MANILA – The free college education system in state universities and colleges should ensure equity-based access, which can be facilitated by priority treatment of the poor, a lawmaker said on Friday.
Northern Samar 1st District Rep. Paul Daza made the statement in response to Finance Secretary Benjamin Diokno's proposal to review the Universal Access to Quality Tertiary Education Law (Republic Act 10931) to ensure that resources are "optimally allocated."
Daza said the law is not the problem as it is crucial to the vision of alleviating poverty.
He proposed that the priority treatment of the poor will “cure” the inherent "discrimination" in entrance exams in SUCs, wherein graduates from private schools naturally score higher in entrance exams.
"What is needed is to ensure that those who genuinely qualify for free tertiary education, particularly, the poorest, are really the ones benefiting from it,” he said.
Diokno, in his proposal, cited the need to focus on the K-12 curriculum, nationwide screening tests to filter who will be entitled to free college education, provide a four-year voucher for those who passed with an option to choose between public or private university, and reduce the existing number of 117 SUCs in the country through mergers to avoid "wastefulness" and "inefficiency."
But Daza said guidelines for entry in SUCs must be established so that more of the underrepresented groups like children of families in the Pantawid Pamilyang Pilipino Program (4Ps), indigenous groups, rebel returnees, and other marginalized groups are prioritized.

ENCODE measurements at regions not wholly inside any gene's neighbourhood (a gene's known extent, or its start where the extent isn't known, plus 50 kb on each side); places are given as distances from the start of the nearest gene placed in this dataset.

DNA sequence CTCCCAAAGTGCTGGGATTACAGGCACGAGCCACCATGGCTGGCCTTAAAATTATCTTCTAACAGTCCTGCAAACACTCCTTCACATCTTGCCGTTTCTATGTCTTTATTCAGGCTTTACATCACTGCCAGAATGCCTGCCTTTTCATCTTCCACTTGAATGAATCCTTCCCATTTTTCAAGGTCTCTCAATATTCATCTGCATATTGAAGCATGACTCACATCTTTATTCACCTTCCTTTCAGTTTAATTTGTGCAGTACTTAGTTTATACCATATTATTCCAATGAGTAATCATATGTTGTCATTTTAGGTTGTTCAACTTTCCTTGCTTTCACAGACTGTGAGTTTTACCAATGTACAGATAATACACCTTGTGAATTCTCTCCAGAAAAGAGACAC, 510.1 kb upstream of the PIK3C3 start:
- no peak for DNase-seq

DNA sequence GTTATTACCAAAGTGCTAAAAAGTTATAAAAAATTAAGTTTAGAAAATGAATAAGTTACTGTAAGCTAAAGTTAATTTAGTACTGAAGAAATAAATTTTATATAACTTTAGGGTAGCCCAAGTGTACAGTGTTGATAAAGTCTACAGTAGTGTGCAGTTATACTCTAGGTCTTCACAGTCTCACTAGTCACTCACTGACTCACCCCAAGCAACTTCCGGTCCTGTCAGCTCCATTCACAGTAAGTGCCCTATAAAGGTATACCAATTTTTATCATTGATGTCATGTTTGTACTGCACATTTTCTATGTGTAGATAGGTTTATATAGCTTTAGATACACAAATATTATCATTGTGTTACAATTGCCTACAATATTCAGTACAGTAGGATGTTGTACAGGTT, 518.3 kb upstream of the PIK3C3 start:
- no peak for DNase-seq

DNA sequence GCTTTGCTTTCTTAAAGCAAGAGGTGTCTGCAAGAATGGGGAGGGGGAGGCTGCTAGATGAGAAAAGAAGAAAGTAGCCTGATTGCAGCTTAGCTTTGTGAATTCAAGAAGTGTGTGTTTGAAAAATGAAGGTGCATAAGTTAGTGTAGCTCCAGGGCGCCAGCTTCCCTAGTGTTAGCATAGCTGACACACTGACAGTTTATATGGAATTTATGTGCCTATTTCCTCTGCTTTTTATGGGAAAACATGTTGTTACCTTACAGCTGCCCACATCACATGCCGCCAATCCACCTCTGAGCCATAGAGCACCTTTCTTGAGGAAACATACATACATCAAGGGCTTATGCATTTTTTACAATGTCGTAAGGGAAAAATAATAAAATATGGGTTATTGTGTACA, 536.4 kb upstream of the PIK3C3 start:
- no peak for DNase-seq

"We can also include children who will be the first in the family who will be able to get a college degree,” he said. "Let’s ensure those who qualify for slots in SUCs - UP among them - are really among the poorest. I call on the Commission on Higher Education (CHED) to consult SUCs and Congress and then issue a memorandum on this."
He also highlighted the multiplier effect of education, noting that for every PHP10 of public investment, the gross value added is estimated at PHP46.50 based on estimates from a study in Germany that was adjusted to domestic economic factors.
He called on CHED and the National Economic and Development Authority (NEDA) to come up with their own study on the multiplier effect of free tertiary education.
“There will always be different ways to look at a problem, but getting rid of an important solution because some of its parts are not working well is like saying that we need to throw the whole car because the tires are flat,” Daza said.
CHED Chairperson J. Prospero de Vera III earlier underscored the need for equity and financial support for SUCs in the country under the Universal Access to Quality Tertiary Education Act.
He said an admission test for all students desiring to enter higher education should be only equity-driven.
"The public universities need financial support because, especially during Covid, there was a significant shift of enrollment to public universities," he said.
Based on the CHED's data, the participation rate in higher education increased to 41 percent, much higher than 32 percent before the free tertiary education program was rolled out.
De Vera warned that if the funding is left neglected, the quality of higher education may suffer. (PNA)